To this point, I have focused, generally, on the horrors of running afoul of the IRS by participating in a listed transaction, which includes various types of transactions and the various fines that can be imposed on business owners and their advisors who participate in, sell, or advice on these transactions. I happened to use, as an example, someone in a section 412(i) plan, which was deemed to be a listed transaction, pointing out the truly doleful consequences the person has suffered. Others who fall into this trap, even unwittingly, can suffer the same fate.
Now let’s go into more detail about section 412(i) plans. This is important because these defined benefit plans are popular and because few people think of retirement plans as tax shelters or listed transactions. People therefore may get into serious trouble in this area unwittingly, out of ignorance of the law, and, for the same reason, many fail to take necessary and appropriate precautions.
The IRS has warned against the section 412(i) defined benefit pension plans, named for the former code section governing them. It warned against trust arrangements it deems abusive, some of which may be regarded as listed transactions. Falling into that category can result in taxpayers having to disclose the participation under pain of penalties, potentially reaching $100,000 for individuals and $200,000 for other taxpayers. Targets also include some retirement plans.
One reason for the harsh treatment of some 412(i) plans is their discrimination in favor of owners and key, highly compensated employees. Also, the IRS does not consider the promised tax relief proportionate to the economic realities of the transactions. In general, IRS auditors divide audited plan into those they consider noncompliant and other they consider abusive. While the alternatives available to the sponsor of noncompliant plan are problematic, it is frequently an option to keep the plan alive in some form while simultaneously hoping to minimize the financial fallout from penalties.
The sponsor of an abusive plan can expect to be treated more harshly than participants. Although in some situation something can be salvaged, the possibility is definitely on the table of having to treat the plan as if it never existed, which of course triggers the full extent of back taxes, penalties, and interest on all contributions that were made – not to mention leaving behind no retirement plan whatsoever.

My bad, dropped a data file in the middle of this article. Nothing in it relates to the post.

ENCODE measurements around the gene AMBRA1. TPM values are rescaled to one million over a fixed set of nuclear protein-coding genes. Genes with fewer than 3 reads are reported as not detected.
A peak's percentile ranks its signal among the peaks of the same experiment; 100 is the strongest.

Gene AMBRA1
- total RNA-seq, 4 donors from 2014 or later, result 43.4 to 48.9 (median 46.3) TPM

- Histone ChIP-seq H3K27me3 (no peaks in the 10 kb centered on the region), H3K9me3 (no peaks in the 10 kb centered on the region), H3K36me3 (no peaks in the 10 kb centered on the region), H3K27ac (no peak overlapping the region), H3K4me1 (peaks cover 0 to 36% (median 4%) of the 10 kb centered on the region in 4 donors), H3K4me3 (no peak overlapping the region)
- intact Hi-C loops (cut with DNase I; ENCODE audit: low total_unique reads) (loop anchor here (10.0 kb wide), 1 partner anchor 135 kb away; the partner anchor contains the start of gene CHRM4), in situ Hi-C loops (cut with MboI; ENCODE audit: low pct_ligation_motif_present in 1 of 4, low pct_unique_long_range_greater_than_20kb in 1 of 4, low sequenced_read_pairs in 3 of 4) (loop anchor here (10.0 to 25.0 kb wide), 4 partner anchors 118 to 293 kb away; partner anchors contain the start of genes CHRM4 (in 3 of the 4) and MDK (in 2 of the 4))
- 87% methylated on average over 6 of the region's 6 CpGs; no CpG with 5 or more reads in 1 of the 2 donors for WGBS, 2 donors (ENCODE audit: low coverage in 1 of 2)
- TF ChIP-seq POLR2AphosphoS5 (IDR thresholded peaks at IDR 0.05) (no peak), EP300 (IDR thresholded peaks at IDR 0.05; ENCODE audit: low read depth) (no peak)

Another plan the IRS is auditing is the section 419 plan. A few listed transactions concern relatively common employee benefit plans the IRS has deemed tax avoidance schemes or otherwise abusive. Perhaps some of the most likely to crop up, especially in small-business returns, are the arrangements purporting to allow the deductibility of premiums paid for life insurance under a welfare benefit plan or section 419 plan. These plans have been sold by most insurance agents and insurance companies.
Some of theses abusive employee benefit plans are represented as satisfying section 419, which sets limits on purposed and balances of “qualified asset accounts” for the benefits, although the plans purport to offer the deductibility of contributions without any corresponding income. Others attempt to take advantage of the exceptions to qualified asset account limits, such as sham union plans that try to exploit the exception for the separate welfare benefit funds under collective bargaining agreements provided by section 419A(f)(5). Others try to take advantage of exceptions for plans serving 10 or more employers, once popular under section 419A(f)(6). More recently, one may encounter plans relying on section 419(e) and, perhaps, defines benefit sections 412(i) pension plans.
Sections 419 and 419A were added to the code by the Deficit Reduction Act of 1984 in an attempt to end employers’ acceleration of deductions for plan contributions. But it wasn’t long before plan promoters found an end run around the new code sections. An industry developed in what came to be known as 10-or-more-employer plans.
The IRS steadily added these abusive plans to its designations of listed transactions. With Revenue Ruling 90-105, it warned against deducting some plan contributions attributable to compensation earned by plan participants after the end of the tax year. Purported exceptions to limits of sections 419 and 419A claimed by 10-or-more-employer benefit funds were likewise prescribed in Notice 95-24 (Doc 95-5046, 95 TNT 98-11). Both positions were designated as listed transactions in 2000.